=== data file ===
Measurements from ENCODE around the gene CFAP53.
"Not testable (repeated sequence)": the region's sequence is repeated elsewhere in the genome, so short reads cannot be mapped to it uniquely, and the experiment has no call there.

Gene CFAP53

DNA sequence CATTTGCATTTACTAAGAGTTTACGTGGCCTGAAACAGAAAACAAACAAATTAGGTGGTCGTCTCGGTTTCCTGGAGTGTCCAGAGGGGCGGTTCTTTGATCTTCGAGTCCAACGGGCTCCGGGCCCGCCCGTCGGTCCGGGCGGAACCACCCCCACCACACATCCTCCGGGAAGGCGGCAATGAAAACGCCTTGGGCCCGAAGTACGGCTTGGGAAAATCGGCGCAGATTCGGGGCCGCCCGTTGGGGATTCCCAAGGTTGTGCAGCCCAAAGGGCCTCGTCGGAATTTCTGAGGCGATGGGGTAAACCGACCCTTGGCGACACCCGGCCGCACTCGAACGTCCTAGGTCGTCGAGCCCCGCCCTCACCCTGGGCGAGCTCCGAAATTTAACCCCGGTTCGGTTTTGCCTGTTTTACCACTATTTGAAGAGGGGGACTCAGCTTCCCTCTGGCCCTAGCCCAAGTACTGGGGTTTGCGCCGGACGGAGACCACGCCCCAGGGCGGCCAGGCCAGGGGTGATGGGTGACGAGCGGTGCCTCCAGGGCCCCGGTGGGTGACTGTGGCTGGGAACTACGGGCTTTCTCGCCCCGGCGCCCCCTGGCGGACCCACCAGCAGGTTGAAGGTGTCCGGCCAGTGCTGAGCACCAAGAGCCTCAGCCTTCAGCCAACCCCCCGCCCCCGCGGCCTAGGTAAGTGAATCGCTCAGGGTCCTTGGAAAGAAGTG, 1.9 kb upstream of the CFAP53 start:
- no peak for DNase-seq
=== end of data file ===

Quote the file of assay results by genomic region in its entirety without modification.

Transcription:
Measurements from ENCODE around the gene CFAP53.
"Not testable (repeated sequence)": the region's sequence is repeated elsewhere in the genome, so short reads cannot be mapped to it uniquely, and the experiment has no call there.

Gene CFAP53

DNA sequence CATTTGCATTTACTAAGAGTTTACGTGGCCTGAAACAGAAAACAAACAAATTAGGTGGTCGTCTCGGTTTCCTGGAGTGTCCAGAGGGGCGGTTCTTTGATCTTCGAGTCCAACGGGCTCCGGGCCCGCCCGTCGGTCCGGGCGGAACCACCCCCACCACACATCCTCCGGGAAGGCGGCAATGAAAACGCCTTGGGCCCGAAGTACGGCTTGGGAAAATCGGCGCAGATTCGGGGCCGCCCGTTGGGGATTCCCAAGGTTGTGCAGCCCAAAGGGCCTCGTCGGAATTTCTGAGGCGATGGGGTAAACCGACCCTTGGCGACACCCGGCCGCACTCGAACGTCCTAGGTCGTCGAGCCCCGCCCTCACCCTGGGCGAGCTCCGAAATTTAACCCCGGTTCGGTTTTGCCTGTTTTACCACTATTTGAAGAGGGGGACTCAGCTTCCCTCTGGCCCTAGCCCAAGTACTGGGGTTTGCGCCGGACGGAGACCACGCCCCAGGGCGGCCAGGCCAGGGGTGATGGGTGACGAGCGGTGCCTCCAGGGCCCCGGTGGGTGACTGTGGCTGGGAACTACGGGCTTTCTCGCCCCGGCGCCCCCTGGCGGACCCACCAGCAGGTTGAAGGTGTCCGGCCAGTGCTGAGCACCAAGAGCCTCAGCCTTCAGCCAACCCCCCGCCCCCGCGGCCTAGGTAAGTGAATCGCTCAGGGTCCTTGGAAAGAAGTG, 1.9 kb upstream of the CFAP53 start:
- no peak for DNase-seq